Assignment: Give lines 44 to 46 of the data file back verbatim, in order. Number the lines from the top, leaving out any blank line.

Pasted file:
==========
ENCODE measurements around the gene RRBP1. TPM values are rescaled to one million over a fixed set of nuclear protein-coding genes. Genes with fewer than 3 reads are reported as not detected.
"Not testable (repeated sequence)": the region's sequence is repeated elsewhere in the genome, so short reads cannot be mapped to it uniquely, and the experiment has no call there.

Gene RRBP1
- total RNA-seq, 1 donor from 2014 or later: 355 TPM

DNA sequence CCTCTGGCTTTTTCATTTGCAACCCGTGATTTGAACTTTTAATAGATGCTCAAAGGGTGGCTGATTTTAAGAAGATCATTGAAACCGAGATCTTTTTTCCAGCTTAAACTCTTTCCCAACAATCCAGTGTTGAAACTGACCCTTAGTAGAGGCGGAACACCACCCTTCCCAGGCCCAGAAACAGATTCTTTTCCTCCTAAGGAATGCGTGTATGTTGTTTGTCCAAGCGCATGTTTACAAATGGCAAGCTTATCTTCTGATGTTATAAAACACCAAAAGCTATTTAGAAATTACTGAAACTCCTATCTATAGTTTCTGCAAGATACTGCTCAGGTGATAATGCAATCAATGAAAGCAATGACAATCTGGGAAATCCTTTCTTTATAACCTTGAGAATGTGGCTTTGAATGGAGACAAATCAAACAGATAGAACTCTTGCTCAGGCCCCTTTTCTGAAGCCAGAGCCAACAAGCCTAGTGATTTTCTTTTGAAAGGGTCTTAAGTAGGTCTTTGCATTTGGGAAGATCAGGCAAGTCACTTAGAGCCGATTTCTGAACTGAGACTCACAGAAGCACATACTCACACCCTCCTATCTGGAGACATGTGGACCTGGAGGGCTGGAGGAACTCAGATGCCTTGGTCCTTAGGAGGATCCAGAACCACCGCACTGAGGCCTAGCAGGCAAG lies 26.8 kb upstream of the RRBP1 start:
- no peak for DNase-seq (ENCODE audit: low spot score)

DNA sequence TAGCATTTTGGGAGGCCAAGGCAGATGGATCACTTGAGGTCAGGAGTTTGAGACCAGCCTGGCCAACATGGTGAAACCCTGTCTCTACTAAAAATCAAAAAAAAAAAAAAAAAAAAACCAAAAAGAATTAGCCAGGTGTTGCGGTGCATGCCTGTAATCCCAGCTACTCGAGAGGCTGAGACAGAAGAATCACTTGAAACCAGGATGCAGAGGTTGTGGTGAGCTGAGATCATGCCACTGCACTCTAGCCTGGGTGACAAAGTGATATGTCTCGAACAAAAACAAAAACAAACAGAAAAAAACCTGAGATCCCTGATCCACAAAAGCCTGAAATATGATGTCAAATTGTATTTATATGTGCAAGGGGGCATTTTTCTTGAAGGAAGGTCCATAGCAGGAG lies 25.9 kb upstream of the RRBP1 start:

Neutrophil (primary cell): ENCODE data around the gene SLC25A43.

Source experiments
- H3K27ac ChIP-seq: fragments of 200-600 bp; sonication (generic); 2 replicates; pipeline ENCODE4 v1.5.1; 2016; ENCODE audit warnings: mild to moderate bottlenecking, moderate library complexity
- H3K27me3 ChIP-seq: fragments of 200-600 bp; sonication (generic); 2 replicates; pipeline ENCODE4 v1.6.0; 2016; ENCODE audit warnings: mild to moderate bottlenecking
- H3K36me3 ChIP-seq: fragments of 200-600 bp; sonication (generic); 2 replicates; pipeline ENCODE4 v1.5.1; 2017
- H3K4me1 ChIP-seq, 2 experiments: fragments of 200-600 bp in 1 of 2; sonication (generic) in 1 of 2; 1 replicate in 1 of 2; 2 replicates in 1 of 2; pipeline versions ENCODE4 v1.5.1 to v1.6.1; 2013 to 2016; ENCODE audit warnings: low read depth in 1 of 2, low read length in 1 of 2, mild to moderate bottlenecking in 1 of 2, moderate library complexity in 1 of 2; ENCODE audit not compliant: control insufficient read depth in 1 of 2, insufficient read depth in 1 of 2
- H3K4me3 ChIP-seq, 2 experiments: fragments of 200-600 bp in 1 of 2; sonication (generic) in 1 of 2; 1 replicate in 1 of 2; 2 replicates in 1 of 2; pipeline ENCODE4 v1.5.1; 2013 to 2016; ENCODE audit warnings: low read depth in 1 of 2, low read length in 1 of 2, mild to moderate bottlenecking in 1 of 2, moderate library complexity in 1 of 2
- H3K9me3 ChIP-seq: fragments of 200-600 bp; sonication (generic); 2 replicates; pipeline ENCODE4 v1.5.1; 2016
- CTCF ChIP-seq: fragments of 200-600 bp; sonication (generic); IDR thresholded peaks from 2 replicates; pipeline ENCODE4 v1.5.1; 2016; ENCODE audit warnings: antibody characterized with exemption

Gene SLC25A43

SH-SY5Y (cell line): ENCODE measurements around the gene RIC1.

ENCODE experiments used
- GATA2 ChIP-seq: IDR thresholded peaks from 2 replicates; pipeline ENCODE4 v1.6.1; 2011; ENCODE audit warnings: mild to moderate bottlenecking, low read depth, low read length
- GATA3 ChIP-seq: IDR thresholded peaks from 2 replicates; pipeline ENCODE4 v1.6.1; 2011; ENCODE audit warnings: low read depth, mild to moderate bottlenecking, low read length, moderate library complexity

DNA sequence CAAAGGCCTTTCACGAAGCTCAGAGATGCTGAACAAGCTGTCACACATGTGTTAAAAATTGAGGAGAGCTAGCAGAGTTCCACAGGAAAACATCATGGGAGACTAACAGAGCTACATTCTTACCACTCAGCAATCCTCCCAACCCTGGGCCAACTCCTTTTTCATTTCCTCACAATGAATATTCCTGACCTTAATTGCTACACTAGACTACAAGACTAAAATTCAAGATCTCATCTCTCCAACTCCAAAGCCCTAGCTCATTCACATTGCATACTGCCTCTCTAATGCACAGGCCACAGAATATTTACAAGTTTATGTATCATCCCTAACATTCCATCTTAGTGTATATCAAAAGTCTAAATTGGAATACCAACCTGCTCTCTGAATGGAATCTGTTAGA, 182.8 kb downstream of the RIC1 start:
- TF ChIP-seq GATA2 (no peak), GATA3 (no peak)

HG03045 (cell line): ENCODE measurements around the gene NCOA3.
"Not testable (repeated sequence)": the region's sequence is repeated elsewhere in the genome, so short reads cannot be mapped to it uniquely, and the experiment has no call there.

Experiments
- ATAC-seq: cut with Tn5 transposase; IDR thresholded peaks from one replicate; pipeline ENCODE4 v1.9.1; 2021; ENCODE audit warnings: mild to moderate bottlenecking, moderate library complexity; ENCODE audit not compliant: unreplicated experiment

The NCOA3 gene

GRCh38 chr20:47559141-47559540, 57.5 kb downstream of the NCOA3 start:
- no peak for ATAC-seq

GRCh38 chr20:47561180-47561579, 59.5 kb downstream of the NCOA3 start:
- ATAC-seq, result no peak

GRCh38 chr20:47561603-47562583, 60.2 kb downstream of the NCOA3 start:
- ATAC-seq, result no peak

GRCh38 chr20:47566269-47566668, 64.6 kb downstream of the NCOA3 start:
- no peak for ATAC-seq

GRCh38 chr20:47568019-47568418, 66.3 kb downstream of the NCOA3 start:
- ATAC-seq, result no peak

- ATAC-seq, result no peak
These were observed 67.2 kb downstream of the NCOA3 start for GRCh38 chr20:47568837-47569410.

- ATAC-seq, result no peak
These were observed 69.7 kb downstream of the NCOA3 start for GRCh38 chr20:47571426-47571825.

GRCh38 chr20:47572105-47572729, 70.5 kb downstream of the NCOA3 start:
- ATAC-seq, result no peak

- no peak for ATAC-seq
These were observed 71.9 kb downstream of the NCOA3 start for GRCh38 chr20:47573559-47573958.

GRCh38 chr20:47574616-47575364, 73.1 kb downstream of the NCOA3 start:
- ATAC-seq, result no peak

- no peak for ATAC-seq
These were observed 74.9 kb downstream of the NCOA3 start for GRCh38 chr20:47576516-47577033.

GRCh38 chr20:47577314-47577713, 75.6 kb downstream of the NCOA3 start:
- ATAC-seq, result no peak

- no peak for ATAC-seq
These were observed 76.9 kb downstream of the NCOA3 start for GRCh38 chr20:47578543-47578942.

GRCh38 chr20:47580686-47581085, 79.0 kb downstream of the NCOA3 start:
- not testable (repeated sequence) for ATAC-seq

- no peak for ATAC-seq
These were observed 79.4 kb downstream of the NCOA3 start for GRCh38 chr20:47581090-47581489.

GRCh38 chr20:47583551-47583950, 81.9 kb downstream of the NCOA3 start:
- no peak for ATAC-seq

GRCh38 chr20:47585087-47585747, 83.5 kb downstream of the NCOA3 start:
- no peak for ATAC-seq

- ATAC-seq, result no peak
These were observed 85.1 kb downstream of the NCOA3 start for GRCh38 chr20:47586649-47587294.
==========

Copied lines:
- ATAC-seq, result no peak

- no peak for ATAC-seq
These were observed 71.9 kb downstream of the NCOA3 start for GRCh38 chr20:47573559-47573958.